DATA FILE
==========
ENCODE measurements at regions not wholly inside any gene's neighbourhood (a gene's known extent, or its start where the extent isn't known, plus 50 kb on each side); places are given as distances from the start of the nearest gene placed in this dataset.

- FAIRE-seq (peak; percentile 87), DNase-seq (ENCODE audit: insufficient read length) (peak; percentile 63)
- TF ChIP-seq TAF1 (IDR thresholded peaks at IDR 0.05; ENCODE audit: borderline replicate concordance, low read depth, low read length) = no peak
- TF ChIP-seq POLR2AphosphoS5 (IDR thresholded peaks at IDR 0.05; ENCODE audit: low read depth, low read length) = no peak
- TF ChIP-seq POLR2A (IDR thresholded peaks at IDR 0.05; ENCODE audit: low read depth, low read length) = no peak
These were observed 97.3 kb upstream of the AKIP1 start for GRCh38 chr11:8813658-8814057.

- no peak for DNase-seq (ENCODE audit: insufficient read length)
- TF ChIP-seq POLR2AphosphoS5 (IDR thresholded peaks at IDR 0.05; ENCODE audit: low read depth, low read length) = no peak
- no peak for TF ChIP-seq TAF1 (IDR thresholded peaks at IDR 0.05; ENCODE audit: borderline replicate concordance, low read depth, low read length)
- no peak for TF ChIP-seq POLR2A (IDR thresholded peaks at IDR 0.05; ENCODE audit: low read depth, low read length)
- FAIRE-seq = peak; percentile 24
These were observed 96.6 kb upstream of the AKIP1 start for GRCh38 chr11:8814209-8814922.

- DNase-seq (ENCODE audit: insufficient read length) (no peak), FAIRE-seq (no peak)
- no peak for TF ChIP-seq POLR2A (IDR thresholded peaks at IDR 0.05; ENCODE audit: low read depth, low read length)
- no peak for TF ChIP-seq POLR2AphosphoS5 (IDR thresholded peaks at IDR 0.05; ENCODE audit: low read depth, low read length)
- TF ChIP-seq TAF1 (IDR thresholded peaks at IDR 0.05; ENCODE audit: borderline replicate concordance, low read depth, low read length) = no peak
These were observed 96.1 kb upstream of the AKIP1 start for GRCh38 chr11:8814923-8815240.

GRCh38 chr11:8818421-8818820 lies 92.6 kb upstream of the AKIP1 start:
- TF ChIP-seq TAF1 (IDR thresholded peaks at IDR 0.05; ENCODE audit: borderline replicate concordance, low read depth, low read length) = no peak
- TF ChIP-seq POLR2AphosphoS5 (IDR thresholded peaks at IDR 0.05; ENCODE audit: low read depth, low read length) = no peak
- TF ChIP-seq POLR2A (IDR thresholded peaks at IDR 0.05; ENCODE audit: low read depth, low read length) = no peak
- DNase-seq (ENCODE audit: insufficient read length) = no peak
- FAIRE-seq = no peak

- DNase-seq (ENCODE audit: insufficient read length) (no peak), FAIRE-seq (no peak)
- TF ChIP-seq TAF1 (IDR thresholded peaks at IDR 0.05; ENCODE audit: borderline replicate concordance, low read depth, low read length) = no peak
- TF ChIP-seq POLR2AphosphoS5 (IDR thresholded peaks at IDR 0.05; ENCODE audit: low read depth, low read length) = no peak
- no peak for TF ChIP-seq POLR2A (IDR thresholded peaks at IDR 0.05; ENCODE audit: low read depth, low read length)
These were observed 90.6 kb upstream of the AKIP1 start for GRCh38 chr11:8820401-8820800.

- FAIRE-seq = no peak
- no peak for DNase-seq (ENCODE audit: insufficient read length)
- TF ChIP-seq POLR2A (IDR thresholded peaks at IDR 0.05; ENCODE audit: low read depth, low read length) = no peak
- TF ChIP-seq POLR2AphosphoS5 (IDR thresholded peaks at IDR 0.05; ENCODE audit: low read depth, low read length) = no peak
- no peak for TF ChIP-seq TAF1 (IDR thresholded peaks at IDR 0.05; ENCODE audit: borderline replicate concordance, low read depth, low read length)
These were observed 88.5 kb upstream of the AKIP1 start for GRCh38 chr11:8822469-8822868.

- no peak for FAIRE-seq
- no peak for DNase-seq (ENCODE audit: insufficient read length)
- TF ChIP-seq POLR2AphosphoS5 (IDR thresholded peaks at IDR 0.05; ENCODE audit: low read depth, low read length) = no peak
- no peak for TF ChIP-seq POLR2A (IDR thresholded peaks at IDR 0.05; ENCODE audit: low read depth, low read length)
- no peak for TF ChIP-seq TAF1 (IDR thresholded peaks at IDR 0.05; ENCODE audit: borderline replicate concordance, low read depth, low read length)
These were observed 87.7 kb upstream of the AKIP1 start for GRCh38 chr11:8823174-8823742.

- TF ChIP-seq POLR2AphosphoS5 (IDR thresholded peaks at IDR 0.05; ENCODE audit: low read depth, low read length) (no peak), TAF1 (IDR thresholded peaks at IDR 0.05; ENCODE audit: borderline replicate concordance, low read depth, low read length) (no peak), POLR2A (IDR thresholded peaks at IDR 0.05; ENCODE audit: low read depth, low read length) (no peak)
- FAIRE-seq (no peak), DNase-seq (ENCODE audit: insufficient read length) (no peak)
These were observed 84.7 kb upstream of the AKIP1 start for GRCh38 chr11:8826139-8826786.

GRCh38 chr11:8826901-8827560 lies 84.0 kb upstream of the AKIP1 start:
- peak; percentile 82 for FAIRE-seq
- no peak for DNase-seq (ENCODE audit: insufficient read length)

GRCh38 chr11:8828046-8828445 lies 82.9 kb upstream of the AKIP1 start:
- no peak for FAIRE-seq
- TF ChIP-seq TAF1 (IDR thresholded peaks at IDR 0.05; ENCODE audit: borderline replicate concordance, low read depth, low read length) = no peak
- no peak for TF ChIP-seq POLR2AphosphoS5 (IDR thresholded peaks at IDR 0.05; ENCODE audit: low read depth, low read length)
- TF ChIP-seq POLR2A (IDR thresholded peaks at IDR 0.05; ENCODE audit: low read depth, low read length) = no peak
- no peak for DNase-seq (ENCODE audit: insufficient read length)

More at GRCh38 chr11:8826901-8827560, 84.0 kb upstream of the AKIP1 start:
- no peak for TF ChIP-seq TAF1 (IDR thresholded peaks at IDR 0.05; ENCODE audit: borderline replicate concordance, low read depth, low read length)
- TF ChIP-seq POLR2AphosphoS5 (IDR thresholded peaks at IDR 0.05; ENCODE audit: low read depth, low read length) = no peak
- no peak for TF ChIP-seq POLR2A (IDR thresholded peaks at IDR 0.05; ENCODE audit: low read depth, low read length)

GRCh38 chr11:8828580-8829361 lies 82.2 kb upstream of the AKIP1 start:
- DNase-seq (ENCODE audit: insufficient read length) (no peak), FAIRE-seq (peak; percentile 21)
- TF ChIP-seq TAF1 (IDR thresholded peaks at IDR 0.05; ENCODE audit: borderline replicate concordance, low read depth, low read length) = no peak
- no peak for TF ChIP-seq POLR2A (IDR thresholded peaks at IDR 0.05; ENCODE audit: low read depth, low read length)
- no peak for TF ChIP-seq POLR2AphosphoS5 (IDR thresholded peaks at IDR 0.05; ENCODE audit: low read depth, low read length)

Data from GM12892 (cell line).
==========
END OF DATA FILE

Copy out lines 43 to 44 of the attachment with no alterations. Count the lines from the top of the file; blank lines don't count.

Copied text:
These were observed 84.7 kb upstream of the AKIP1 start for GRCh38 chr11:8826139-8826786.

GRCh38 chr11:8826901-8827560 lies 84.0 kb upstream of the AKIP1 start: